Long ago, deep in the forests of the Smokey Mountains of eastern North America, seven young women and men were hunting for game. They were young hunter-warriors, still in their teens.
They ranged out miles away from their village and had been walking for several hours in search of deer, or any food for their families. They sometimes stop to gather edible and medicinal plants.
As they search for sign of game, they come to a small mountain meadow. In the center of the meadow is a large, silver-colored disc. The object is perhaps the size of ten Cherokee homes.
The seven young hunters hide in the forest near the meadow and stare with awe at the strange object. They all look at each other, speak in low whispers, and agree they should report their find to tribal leaders and senior warriors immediately.
They carefully retreat from the area near the strange disc and run back to their villages where they tell leaders about the object. They also spread the word among various families, being careful not to frighten the children.
The next morning, they guide nearly 50 tribal leaders and warriors toward the site. They act as the scouts and hike for miles with the others. The group walks quietly and with stealth. Suddenly, a hand signal is flashed to the main party from a forward scout. They had reached the edge of the meadow.
The group moves slowly, carefully, silently toward the edge of the clearing. Then they see it. About 75 yards away is a large silver-colored disc, just as the young warriors had described it.
Many of the Cherokee lay on their stomachs behind trees and foliage. Some warriors have weapons ready in the event of danger. The leaders whisper among themselves. What should they do? Is this thing a danger to the people or is it some kind of good medicine?
Suddenly, just to the side of the disc, they see four small figures emerge from the tree line bordering the meadow. The beings look like people, but they are small, with slender bodies and large heads, similar to a child's.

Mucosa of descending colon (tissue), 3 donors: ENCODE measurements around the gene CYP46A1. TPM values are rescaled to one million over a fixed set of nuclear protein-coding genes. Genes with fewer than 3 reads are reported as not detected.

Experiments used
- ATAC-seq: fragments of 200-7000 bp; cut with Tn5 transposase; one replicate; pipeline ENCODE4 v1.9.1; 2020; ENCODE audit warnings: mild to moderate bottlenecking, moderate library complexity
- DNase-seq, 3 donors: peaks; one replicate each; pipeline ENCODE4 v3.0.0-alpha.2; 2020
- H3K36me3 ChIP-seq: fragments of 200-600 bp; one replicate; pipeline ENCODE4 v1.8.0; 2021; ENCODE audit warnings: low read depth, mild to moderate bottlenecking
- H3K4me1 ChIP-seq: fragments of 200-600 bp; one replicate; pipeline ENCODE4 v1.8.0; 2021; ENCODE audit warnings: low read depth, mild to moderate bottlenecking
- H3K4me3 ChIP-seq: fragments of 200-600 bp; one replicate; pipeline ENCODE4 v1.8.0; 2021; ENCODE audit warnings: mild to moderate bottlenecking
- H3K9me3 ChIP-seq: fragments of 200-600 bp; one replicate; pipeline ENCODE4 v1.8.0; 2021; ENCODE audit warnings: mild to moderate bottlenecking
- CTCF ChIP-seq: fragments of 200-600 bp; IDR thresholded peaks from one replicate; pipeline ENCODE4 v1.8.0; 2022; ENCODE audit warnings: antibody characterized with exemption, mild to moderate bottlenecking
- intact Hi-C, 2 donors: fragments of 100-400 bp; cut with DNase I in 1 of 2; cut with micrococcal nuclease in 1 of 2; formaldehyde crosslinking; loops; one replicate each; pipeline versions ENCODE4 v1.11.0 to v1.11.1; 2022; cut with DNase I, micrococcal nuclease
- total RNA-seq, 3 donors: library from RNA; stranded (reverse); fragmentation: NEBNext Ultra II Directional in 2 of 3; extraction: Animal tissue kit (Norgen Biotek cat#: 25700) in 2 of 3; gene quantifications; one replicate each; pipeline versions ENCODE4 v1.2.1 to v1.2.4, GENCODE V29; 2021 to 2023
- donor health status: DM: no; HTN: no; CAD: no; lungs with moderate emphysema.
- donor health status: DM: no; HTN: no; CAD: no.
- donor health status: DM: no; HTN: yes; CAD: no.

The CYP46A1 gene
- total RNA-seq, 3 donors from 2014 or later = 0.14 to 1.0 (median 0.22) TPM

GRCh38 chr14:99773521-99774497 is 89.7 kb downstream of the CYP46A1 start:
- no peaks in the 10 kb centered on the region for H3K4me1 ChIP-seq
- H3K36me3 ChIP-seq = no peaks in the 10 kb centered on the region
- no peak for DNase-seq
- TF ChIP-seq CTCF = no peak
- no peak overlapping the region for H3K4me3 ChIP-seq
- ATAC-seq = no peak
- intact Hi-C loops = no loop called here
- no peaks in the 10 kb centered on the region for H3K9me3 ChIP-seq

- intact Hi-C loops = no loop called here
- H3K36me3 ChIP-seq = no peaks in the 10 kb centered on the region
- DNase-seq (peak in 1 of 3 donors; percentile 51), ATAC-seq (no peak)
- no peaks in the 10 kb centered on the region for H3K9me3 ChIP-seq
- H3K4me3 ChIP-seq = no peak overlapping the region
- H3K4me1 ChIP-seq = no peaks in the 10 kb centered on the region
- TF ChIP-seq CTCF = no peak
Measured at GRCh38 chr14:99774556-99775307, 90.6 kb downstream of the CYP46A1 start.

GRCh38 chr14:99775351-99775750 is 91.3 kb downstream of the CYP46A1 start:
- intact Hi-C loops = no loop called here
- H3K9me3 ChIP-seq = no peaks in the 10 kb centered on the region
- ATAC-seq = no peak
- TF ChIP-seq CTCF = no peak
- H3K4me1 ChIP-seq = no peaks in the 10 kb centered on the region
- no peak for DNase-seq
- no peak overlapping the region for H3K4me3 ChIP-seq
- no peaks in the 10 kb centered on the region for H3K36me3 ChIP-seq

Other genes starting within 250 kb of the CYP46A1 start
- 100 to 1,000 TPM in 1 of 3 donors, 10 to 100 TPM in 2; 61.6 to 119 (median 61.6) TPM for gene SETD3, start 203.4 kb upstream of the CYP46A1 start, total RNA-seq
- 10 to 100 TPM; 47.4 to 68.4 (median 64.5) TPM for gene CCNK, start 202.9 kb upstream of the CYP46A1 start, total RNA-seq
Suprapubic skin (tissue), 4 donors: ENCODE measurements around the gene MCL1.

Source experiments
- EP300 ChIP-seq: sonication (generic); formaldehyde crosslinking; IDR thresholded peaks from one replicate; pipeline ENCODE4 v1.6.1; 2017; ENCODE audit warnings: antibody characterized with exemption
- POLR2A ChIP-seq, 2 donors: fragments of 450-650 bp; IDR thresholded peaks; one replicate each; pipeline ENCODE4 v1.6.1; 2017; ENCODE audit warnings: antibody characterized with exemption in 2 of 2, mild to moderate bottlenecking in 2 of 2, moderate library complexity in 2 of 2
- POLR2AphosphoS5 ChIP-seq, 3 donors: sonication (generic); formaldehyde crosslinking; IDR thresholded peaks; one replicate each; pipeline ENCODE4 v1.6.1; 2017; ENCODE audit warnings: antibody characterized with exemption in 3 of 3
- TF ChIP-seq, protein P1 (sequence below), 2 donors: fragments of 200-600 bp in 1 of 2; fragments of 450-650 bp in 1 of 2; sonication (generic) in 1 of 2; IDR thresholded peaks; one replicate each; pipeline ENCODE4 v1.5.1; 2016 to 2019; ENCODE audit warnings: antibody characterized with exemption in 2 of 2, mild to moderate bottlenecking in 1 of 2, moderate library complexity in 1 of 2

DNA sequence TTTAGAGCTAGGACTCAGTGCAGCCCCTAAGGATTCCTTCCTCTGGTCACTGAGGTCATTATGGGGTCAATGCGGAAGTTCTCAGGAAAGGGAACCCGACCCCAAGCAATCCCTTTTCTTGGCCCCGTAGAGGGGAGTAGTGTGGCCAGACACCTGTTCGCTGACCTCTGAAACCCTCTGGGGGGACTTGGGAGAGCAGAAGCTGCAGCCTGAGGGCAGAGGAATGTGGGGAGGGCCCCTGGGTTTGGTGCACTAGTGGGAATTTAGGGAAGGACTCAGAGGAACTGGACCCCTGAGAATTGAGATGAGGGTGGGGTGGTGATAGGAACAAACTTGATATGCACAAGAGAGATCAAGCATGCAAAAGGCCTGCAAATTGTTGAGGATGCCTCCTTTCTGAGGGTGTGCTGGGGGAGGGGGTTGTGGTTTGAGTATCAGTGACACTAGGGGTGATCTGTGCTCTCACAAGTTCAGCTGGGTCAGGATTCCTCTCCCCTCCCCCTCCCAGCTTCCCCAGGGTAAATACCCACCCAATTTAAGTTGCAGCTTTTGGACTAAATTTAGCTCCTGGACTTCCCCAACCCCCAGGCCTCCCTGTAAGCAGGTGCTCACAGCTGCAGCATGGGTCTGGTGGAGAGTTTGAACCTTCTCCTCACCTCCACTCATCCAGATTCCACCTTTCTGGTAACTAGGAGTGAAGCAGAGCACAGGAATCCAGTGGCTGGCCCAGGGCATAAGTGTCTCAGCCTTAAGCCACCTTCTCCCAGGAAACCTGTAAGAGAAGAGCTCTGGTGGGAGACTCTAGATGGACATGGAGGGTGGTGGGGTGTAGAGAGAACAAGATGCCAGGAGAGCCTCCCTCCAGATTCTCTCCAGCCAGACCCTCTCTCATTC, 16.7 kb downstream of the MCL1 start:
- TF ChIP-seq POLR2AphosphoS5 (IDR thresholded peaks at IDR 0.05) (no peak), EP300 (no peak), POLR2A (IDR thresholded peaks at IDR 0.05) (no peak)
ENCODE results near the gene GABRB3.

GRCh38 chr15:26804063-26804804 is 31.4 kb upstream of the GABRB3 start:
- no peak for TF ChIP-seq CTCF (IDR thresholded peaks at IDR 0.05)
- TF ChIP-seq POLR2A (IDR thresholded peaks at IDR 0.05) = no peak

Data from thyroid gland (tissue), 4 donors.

The Cherokee leaders continue to whisper. They decide that four of them will go forward and try to make contact with these strangers. A peace chief, a medicine woman and two of their bravest warriors are chosen.
Carefully, they stand and slowly emerge from the forest into the meadow. The four little people spot them and are obviously startled. One of the little people quickly seems to go inside the disc. The other three cautiously step toward the Cherokee.
The seven meet halfway between the disc and the forest's tree line where the rest of the Cherokee remain hidden. Face to face, the Cherokee peace chief raises his right hand in a peaceful sign of greeting. One of the little people does the same. Then they sit in the wild grass of the meadow and begin to make hand sign.
The peace chief tries to convey a welcome to them and asks why they have come to Cherokee land. The little person who seems to be a leader makes hand sign that they have come from a great distance, and he points to the sky.
They continue to talk, and eventually the peace chief, medicine woman and warriors are convinced that the little people are friendly. They motion for the rest of the Cherokee in the woods to come forward. The little leader also motions for the fourth little one to leave the silver disc and join them.
Slowly, the Cherokee in hiding join the others in the meadow. They stand and sit around the strange visitors. These little ones have an unusual appearance, not like the other tribes they have had contact with. These visitors' eyes are large and different, and they wear a type of clothing that is similar in color to the deerskin the Cherokee wore, but the material is clearly not the same.